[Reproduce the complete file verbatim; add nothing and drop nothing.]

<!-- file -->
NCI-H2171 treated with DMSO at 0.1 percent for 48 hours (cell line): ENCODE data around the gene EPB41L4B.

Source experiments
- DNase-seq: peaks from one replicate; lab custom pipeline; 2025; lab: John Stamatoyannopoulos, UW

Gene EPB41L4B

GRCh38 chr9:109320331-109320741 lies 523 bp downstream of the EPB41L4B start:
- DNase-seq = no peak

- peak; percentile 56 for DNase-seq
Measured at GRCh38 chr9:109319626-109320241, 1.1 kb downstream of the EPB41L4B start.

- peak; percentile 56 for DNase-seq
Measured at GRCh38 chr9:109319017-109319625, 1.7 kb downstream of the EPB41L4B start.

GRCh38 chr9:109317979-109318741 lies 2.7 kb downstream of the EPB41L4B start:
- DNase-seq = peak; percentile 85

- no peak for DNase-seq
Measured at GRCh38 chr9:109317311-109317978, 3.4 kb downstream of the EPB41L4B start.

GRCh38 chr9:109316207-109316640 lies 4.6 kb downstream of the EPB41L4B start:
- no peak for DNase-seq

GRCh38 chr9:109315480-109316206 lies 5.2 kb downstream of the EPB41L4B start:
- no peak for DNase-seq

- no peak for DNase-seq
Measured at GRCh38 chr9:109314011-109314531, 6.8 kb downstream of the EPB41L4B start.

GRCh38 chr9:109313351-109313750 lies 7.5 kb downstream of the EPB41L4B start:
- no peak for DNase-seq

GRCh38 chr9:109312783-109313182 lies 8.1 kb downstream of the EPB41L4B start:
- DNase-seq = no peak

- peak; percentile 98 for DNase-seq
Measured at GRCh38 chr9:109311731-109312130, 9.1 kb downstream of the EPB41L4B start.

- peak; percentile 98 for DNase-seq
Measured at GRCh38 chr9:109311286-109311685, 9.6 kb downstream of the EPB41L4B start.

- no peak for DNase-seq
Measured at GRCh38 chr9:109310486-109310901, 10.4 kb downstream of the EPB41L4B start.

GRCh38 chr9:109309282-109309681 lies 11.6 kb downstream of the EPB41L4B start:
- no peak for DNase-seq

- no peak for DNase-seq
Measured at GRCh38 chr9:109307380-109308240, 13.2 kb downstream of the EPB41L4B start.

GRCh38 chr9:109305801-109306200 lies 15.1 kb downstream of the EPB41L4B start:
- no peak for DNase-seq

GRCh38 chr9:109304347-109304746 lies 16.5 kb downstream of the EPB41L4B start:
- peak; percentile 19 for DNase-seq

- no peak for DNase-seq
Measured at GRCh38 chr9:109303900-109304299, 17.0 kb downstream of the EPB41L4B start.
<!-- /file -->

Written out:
NCI-H2171 treated with DMSO at 0.1 percent for 48 hours (cell line): ENCODE data around the gene EPB41L4B.

Source experiments
- DNase-seq: peaks from one replicate; lab custom pipeline; 2025; lab: John Stamatoyannopoulos, UW

Gene EPB41L4B

GRCh38 chr9:109320331-109320741 lies 523 bp downstream of the EPB41L4B start:
- DNase-seq = no peak

- peak; percentile 56 for DNase-seq
Measured at GRCh38 chr9:109319626-109320241, 1.1 kb downstream of the EPB41L4B start.

- peak; percentile 56 for DNase-seq
Measured at GRCh38 chr9:109319017-109319625, 1.7 kb downstream of the EPB41L4B start.

GRCh38 chr9:109317979-109318741 lies 2.7 kb downstream of the EPB41L4B start:
- DNase-seq = peak; percentile 85

- no peak for DNase-seq
Measured at GRCh38 chr9:109317311-109317978, 3.4 kb downstream of the EPB41L4B start.

GRCh38 chr9:109316207-109316640 lies 4.6 kb downstream of the EPB41L4B start:
- no peak for DNase-seq

GRCh38 chr9:109315480-109316206 lies 5.2 kb downstream of the EPB41L4B start:
- no peak for DNase-seq

- no peak for DNase-seq
Measured at GRCh38 chr9:109314011-109314531, 6.8 kb downstream of the EPB41L4B start.

GRCh38 chr9:109313351-109313750 lies 7.5 kb downstream of the EPB41L4B start:
- no peak for DNase-seq

GRCh38 chr9:109312783-109313182 lies 8.1 kb downstream of the EPB41L4B start:
- DNase-seq = no peak

- peak; percentile 98 for DNase-seq
Measured at GRCh38 chr9:109311731-109312130, 9.1 kb downstream of the EPB41L4B start.

- peak; percentile 98 for DNase-seq
Measured at GRCh38 chr9:109311286-109311685, 9.6 kb downstream of the EPB41L4B start.

- no peak for DNase-seq
Measured at GRCh38 chr9:109310486-109310901, 10.4 kb downstream of the EPB41L4B start.

GRCh38 chr9:109309282-109309681 lies 11.6 kb downstream of the EPB41L4B start:
- no peak for DNase-seq

- no peak for DNase-seq
Measured at GRCh38 chr9:109307380-109308240, 13.2 kb downstream of the EPB41L4B start.

GRCh38 chr9:109305801-109306200 lies 15.1 kb downstream of the EPB41L4B start:
- no peak for DNase-seq

GRCh38 chr9:109304347-109304746 lies 16.5 kb downstream of the EPB41L4B start:
- peak; percentile 19 for DNase-seq

- no peak for DNase-seq
Measured at GRCh38 chr9:109303900-109304299, 17.0 kb downstream of the EPB41L4B start.